There is a sort of society that has developed in the US over the past several decades, one of a combination of “preppers”, doomsday-ers, cynicists and political prognosticators.  They have a rather apocalyptic outlook on life, where no one can be trusted, especially the government.  The ills of life can be tracked back to legislation, taxes, freeloaders, or merely those with opposing viewpoints.  These people seem to make it their mission to inject their mantra into day-to-day conversation, whether it’s at work, at church, or even on the air.  You often hear this tuning across the phone portions of our bands.  Often they feel some need to “educate” others, fire up outrage, or just spread their narrative of negativity, a tapestry of plausible but often incorrect quotes and statistics.

I sometimes think of my estranged father who past away two years ago at 62.  He often complained about the course of the country. His death was untimely and unexpected.  I don’t know whether he’s with a creator now, or if such a creator exists, but his death made me aware of the futility of agonizing over bad scenarios when our time here is so limited.  While we certainly want to make this a better place for future generations, does this agonizing over what is possible but not probable serve a purpose?  Looking at this another way, what good is stocking up on guns and ammo if you’re very overweight and you get taken out by a heart attack?

I’m here to enjoy life.  We’re beyond feudal societies, the threat of barbarians invading, and drinking out of lead cups.  The world is not coming to an end, not from this tragedy in Connecticut, not from whether I may have to register my weapons, not because we don’t teach religion in schools, not because I have to pay taxes, not because any particular person is President, not because some state legalized smoking a plant or allows any two adults to marry, and certainly not because someone says Happy Holidays instead of Merry Christmas.  I don’t want to spend my life as though everything is going to hell in a handbasket or live in continual fear or disdain of some enemy, real or manufactured.  But we seem to have a segment of our society living in this bubble or abyss, determined to pull the rest of us into it.

Why are you here, here on Earth?  Is it to live or just survive?  Perhaps you are concerned about the world, but are you concerned about it for everyone, or just for yourself, your wealth, and your rights?  We have a problem that needs fixed.  Venturing further into the darkness that led to it won’t solve it.  We need to focus on living, and not just survival.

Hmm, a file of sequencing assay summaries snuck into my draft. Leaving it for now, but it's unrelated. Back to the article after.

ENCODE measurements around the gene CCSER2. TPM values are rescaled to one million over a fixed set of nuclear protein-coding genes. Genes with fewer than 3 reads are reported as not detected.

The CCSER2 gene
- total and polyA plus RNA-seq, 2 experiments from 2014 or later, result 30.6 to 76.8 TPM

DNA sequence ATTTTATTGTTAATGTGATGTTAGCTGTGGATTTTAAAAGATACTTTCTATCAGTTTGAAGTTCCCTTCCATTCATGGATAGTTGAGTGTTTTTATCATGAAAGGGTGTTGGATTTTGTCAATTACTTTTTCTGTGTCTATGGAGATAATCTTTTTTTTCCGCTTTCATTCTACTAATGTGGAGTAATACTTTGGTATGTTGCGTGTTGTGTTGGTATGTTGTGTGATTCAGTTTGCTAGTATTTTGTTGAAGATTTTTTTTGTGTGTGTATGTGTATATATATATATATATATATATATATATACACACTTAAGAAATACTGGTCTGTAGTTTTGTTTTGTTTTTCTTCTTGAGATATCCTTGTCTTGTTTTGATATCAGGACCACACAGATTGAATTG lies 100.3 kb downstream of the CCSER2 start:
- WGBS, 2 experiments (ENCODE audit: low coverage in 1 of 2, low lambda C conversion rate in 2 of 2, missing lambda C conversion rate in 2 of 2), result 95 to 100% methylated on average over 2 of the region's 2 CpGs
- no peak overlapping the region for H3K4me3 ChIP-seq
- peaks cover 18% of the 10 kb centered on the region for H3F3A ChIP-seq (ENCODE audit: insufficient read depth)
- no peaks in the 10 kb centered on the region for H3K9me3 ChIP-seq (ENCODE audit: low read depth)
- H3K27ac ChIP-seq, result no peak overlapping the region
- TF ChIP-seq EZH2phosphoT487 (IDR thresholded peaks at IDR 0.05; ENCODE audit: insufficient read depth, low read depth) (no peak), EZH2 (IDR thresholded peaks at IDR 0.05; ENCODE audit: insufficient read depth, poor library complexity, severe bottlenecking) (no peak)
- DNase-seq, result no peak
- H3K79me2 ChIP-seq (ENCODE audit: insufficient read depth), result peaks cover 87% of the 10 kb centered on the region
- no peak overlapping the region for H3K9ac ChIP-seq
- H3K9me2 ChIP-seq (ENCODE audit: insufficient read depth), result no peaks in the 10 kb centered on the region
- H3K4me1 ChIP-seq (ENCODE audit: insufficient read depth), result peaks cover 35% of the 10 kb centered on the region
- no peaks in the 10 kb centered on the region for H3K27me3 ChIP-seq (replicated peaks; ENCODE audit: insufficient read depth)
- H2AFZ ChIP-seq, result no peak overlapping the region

Freeware versus Open Source

Today I was getting caught up on my reading of QST.  I had gotten two issues behind for various reasons, and was browsing the November issue.  In the editorial there was a quote from a popular contest logging program author implying that their software is open source.  I was really puzzled by this as I know for a fact that the software isn’t open source and I re-verified on the web that the source code isn’t freely available and is only given to select people upon request.  This software quite simply isn’t open source, it’s freeware.

There seems to be a lot of confusion within amateur radio over just what is open source,  and I’ve even seen amateurs berate others for wanting open source software because it’s thought someone wants a free lunch or wants to copy a product.  This couldn’t be further from the truth and it really shows an ignorance of the modern software world.  Amateur radio collectively has never really understood or embraced open source, opting for freeware offerings since the days of DOS.   Freeware software authors are often put on a pedestal in the community as selfless contributors doing a great service.  Most have good intentions, but freeware is not necessarily a good thing.

Freeware is not free and is a technological dead end.  Now that I’ve lost half my readers and puzzled the rest, please stick around and I’ll explain.  But first, what is freeware? Freeware is software that you can install without paying any licensing fee.  You can use it all you want and share it with others, but you can’t sell it, reverse engineer it, or modify it.   Freeware is not open source software.  You do not get the source code for freeware.

So how could freeware not be a good thing, or even a great thing?  It’s written by someone, one person or perhaps a team of people, giving their time and energy to a project that they derive no income from and get only satisfaction and accolades for providing a free tool to a group of users.  And, did I mention it’s free?  So, we should really be thanking them and indebted to them, right?  To an extent, yes, but long term they’re doing a disservice to the community.